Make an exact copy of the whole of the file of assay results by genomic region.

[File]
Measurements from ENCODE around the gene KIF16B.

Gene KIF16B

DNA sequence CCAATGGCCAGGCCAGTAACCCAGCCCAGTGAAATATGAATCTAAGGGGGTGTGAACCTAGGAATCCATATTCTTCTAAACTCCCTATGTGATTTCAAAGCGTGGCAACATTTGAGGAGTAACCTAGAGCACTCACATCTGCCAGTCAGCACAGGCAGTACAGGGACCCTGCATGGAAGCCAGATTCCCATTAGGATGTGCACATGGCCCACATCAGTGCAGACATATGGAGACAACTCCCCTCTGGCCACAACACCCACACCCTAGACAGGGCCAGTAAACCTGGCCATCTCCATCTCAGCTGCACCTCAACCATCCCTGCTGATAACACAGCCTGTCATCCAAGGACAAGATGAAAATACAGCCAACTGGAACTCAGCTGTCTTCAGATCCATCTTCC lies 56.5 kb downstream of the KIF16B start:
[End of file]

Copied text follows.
Measurements from ENCODE around the gene KIF16B.

Gene KIF16B

DNA sequence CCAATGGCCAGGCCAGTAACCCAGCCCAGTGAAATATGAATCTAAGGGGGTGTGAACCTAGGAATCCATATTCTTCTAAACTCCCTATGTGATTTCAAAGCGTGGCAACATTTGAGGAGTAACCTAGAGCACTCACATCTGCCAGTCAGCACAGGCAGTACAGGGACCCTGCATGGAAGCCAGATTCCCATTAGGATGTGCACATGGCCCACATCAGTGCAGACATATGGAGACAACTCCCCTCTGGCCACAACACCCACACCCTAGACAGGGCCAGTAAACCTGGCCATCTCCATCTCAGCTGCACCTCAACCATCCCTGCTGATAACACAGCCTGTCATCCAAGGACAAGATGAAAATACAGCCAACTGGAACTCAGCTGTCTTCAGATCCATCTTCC lies 56.5 kb downstream of the KIF16B start: